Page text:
Scripture bears clear instruction when it says
Every person is to be in subjection to the governing authorities. For there is no authority except from God, and those which exist are established by God. Therefore whoever resists authority has opposed the ordinance of God; and they who have opposed will receive condemnation upon themselves. For rulers are not a cause of fear for good behavior, but for evil. Do you want to have no fear of authority? Do what is good and you will have praise from the same; — Romans 13:1-3.
But the American Revolutionary War must be understood in the context of Great Britain’s history over the previous 100-150 years. So, when Samuel Rutherford, who knew Romans 13 quite well, wrote his classic Lex Rex, he offered the following reasoning to support a measured resistance to authority (and here we see evidence that Dr. Caldwell was familiar with Lex Rex):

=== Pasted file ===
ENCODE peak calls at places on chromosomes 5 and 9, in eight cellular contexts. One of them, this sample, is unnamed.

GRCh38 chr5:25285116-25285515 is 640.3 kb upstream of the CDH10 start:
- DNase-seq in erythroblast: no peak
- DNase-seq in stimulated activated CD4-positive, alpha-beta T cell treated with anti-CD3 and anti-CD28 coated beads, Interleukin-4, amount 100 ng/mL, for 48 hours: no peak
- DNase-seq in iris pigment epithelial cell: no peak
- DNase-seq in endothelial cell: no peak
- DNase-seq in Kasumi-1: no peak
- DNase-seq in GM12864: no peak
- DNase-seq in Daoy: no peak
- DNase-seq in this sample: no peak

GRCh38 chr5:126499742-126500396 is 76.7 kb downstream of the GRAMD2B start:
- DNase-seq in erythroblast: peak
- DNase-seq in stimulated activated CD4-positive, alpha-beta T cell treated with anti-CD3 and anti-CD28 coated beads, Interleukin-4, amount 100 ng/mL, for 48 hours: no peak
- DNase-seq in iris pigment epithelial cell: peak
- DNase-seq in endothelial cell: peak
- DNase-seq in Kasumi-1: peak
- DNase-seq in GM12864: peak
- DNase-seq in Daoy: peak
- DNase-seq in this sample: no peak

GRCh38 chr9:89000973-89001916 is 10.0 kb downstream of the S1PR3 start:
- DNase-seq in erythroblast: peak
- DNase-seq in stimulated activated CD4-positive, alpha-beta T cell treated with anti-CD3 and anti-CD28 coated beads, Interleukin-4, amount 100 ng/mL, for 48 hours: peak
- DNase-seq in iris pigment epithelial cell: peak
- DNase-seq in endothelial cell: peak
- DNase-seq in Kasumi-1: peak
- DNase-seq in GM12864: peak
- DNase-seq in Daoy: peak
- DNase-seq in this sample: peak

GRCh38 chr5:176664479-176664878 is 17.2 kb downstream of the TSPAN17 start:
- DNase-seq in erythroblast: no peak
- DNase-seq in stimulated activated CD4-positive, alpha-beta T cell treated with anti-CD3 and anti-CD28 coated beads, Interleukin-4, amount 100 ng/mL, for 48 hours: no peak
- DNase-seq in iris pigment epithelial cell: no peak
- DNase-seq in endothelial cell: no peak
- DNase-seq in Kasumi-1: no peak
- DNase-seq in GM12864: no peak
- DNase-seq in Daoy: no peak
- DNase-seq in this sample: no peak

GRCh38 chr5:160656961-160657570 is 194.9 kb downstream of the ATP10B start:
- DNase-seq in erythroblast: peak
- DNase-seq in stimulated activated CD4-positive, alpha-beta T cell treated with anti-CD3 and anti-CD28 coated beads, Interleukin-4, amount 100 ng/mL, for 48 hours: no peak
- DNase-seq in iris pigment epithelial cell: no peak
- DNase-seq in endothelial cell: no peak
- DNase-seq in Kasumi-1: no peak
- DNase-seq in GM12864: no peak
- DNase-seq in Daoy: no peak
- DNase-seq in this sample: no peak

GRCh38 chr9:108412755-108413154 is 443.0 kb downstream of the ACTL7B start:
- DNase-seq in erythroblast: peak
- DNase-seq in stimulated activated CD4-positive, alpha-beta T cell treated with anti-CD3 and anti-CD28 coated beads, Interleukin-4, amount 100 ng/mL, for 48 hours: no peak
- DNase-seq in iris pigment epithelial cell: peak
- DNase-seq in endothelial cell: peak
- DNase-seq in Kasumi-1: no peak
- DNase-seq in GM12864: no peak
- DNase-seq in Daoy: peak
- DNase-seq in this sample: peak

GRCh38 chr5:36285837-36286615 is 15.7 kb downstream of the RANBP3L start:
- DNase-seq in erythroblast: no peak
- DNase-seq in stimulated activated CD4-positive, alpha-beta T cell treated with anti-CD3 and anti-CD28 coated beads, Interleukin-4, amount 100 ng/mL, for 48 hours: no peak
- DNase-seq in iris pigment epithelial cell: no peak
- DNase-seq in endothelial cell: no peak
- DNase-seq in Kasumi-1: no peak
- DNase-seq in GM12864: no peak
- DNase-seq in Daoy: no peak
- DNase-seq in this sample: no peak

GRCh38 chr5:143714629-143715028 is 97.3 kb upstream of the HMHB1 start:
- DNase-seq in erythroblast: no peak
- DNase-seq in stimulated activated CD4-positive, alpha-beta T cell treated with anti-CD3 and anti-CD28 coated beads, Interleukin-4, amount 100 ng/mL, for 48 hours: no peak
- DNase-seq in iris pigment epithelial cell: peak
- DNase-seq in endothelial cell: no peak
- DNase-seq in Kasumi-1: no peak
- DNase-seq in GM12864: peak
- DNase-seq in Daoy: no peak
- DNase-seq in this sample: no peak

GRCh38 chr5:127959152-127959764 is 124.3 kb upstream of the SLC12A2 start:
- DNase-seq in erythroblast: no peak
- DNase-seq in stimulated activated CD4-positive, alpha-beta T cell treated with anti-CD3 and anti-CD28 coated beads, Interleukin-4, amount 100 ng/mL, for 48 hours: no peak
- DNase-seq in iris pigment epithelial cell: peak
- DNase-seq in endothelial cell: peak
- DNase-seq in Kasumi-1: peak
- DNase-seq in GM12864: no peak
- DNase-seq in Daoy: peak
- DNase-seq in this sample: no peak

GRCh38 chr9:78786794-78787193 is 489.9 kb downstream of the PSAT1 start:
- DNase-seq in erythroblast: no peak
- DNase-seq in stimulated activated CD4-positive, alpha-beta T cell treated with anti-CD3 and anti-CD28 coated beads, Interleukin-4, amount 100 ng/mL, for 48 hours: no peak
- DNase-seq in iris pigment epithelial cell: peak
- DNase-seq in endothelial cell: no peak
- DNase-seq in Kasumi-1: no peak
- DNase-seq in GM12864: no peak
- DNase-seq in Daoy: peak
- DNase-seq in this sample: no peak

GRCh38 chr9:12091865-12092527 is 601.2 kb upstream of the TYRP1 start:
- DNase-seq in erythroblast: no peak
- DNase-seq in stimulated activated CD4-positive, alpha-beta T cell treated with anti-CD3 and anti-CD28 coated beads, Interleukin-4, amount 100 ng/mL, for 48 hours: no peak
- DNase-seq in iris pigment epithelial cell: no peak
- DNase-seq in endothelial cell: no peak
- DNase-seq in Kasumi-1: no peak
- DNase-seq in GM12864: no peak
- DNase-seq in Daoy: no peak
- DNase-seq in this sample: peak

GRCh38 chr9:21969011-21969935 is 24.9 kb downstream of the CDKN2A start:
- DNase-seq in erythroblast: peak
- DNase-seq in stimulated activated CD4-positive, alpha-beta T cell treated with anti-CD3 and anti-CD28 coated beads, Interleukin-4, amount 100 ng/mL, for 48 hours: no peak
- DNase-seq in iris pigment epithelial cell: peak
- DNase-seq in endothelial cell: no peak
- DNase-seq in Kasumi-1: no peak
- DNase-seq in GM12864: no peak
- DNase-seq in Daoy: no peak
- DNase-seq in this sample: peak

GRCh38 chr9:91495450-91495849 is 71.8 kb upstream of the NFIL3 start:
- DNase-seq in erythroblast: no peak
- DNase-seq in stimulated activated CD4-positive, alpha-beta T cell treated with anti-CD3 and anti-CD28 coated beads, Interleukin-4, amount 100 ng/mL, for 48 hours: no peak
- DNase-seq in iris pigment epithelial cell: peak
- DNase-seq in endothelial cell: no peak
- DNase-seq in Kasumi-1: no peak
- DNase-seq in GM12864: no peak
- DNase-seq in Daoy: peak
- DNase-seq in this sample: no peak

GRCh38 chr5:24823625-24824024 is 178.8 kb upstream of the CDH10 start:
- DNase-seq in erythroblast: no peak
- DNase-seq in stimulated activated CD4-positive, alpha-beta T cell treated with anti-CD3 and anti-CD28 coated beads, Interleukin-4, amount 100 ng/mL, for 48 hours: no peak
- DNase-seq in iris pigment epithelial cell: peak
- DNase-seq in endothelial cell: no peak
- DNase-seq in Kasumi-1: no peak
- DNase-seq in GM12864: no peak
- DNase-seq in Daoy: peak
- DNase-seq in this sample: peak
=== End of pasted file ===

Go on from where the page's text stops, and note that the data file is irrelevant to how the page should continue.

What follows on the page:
For the lawfulness of resistance in the matter of the king’s unjust invasion of life and religion, we offer these arguments.
Arg. 1: That power which is obliged to command and rule justly and religiously for the good of the subjects, and is only set over the people on these conditions, and not absolutely, cannot tie the people to subjection without resistance, when the power is abused to the destruction of laws, religion, and the subjects. But all power of the law is thus obliged, (Rom. xiii. 4 ; Deut. xvii. 18-20 ; 2 Chron. xix. 6 ; Ps. cxxxii. 11, 12 ; lxxxix. 30, 31; 2 Sam. vii. 12 ; Jer. xvii. 24, 25,) and hath, and may be, abused by kings, to the destruction of laws, religion, and subjects. The proposition is clear.